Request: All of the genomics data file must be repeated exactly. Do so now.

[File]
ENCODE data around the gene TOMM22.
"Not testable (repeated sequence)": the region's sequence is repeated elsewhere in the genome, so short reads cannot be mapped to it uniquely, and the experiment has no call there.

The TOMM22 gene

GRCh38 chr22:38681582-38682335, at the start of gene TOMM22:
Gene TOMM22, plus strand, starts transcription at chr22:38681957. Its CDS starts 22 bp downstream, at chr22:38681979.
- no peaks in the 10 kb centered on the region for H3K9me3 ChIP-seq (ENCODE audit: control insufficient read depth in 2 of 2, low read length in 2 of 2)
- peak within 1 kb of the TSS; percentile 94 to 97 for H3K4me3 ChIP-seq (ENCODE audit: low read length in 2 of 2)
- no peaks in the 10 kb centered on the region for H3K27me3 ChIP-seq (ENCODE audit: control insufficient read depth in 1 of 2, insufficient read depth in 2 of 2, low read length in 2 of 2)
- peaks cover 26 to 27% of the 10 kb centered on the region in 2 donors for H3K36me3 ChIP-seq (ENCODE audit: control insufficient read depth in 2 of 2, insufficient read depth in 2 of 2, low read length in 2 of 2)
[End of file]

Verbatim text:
ENCODE data around the gene TOMM22.
"Not testable (repeated sequence)": the region's sequence is repeated elsewhere in the genome, so short reads cannot be mapped to it uniquely, and the experiment has no call there.

The TOMM22 gene

GRCh38 chr22:38681582-38682335, at the start of gene TOMM22:
Gene TOMM22, plus strand, starts transcription at chr22:38681957. Its CDS starts 22 bp downstream, at chr22:38681979.
- no peaks in the 10 kb centered on the region for H3K9me3 ChIP-seq (ENCODE audit: control insufficient read depth in 2 of 2, low read length in 2 of 2)
- peak within 1 kb of the TSS; percentile 94 to 97 for H3K4me3 ChIP-seq (ENCODE audit: low read length in 2 of 2)
- no peaks in the 10 kb centered on the region for H3K27me3 ChIP-seq (ENCODE audit: control insufficient read depth in 1 of 2, insufficient read depth in 2 of 2, low read length in 2 of 2)
- peaks cover 26 to 27% of the 10 kb centered on the region in 2 donors for H3K36me3 ChIP-seq (ENCODE audit: control insufficient read depth in 2 of 2, insufficient read depth in 2 of 2, low read length in 2 of 2)